We throw away a lot of stuff every day. Have you ever wondered whether some of the things filling up your bin might be better off in the garden?
This is our list of 10 things you should already be composting.
1. Natural Wine Corks
Natural cork biodegrades, so when you’ve finished a bottle (or three), chuck the corks into your compost!
Both human and animal hair is a rich source of nitrogen and can be added to a compost pile or bin, but it can take up to 3 months for hair to break down in a Subpod.
3. Paper and Cardboard
Plain paper and cardboard composts like a treat, and it’s an excellent source of carbon your worms.
4. Cotton Balls
Make sure these are pure cotton – if there’s any plastic in the cotton it can leech into your garden.
5. Teabags and Coffee Filters
Some tea bags contain micro-plastics, which won't break down in compost and is unhealthy for us to ingest. To play it safe, you can tear open the tea bags and just compost the soaked leaves.
6. Loofahs and Natural Sponges.
If your loofah is starting to show wear and tear, go ahead and buy (or grow) yourself a new one – and throw the old one to your compost while you’re at it!
7. Popsicle Sticks and Toothpicks
Wood is fine for compost, and small pieces like these will decompose within a year.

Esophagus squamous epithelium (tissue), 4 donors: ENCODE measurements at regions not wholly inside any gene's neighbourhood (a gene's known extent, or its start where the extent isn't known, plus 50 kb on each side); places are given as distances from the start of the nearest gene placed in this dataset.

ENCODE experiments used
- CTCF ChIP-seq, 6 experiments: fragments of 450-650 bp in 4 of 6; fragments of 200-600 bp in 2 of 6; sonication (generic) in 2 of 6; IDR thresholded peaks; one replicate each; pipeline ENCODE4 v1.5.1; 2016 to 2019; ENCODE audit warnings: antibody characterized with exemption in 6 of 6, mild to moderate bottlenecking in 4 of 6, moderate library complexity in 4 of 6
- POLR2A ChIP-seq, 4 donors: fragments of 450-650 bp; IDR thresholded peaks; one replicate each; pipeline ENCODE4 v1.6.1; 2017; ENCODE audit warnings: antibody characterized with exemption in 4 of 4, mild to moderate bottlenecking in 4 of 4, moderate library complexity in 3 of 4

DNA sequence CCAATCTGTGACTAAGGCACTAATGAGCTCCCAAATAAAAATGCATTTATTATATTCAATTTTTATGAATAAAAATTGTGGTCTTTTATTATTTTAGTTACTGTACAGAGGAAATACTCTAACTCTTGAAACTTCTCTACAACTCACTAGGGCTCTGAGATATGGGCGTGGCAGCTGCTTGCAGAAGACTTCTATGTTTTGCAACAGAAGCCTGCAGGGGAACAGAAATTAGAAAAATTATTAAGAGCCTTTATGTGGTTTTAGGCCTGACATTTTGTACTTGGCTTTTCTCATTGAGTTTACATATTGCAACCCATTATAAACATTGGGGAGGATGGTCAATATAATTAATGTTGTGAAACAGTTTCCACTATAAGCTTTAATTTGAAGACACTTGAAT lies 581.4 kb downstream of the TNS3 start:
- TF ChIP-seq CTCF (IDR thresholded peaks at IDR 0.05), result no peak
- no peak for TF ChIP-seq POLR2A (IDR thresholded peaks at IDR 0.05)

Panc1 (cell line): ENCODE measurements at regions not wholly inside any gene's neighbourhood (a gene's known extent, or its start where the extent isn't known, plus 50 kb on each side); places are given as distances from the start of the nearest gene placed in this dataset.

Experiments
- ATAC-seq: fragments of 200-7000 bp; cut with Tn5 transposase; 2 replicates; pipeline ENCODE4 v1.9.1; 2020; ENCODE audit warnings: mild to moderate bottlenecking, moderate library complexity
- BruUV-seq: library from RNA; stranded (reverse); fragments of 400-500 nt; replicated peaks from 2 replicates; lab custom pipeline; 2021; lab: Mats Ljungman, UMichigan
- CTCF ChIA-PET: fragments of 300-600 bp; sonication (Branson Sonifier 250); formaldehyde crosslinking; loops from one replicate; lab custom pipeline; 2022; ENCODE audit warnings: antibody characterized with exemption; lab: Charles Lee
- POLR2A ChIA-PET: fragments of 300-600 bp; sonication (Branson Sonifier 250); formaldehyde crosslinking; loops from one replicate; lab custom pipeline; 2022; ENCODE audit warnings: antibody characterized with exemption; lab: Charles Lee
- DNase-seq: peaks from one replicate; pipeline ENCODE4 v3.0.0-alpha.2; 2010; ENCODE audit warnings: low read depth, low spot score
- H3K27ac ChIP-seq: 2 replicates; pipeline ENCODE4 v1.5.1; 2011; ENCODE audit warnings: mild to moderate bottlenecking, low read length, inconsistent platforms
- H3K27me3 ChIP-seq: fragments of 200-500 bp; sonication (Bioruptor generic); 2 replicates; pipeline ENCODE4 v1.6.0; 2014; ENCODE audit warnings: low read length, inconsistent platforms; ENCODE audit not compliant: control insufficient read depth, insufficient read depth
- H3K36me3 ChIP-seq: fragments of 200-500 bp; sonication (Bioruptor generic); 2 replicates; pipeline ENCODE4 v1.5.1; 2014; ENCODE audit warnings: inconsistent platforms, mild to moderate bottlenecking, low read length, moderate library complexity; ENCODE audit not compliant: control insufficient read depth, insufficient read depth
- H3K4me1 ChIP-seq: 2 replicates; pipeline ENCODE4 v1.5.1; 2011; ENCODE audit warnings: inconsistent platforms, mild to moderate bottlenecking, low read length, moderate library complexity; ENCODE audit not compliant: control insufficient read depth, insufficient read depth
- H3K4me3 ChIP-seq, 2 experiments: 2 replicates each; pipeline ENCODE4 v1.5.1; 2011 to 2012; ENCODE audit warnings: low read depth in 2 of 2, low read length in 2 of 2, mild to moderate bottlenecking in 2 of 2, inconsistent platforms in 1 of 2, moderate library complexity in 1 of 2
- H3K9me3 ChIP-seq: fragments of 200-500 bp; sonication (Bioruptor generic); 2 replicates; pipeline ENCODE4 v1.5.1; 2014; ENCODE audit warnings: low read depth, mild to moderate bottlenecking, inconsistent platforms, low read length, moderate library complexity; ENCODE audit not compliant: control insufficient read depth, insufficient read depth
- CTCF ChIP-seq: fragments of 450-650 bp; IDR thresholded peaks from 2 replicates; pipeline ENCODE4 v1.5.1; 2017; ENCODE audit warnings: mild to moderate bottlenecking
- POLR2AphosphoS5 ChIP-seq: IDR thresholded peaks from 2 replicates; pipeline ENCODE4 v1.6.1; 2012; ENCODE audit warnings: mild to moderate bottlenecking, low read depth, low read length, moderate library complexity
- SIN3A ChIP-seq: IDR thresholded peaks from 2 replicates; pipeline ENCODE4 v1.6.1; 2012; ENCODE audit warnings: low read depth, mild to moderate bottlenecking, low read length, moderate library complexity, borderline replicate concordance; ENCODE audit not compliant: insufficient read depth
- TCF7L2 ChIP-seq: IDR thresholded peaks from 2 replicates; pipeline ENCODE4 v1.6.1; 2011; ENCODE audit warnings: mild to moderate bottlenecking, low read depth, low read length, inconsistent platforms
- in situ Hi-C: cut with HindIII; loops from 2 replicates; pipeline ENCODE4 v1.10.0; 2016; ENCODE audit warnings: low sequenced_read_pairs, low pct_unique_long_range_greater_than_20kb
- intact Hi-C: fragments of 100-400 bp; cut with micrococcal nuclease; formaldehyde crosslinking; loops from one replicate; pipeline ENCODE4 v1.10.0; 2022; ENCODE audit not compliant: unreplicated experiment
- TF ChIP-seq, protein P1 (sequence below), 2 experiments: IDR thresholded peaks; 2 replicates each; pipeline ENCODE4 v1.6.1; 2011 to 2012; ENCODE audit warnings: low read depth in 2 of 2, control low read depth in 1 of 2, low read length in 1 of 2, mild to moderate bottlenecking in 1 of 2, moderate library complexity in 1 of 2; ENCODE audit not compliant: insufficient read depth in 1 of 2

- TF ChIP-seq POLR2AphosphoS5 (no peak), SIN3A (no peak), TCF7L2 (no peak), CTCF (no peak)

8. Fireplace Ashes
Ash is a great nutrient source for your plants - but worms are sensitive to too much ash, so go slow. Make sure your ash fully cools before adding it to your system so you don’t end up with worm roast.
9. Masking tape
The paper type (without silicone) is fine to compost, as are some white glues including Elmer’s brand. Papier-mache and wheat paste are usually compostable as well! Who new composting could be so crafty?
10. Floor sweepings and vacuum bag contents.
All those crumbs, dander, and particles of dirt you track in can go right back out the door and into the compost!
These are just 10 examples of everyday items that are compostable, but there are hundreds of other examples. If you use a disposable item often, try seeing if there's a compostable alternative (you might find out it's already fine to chuck into the compost bin!)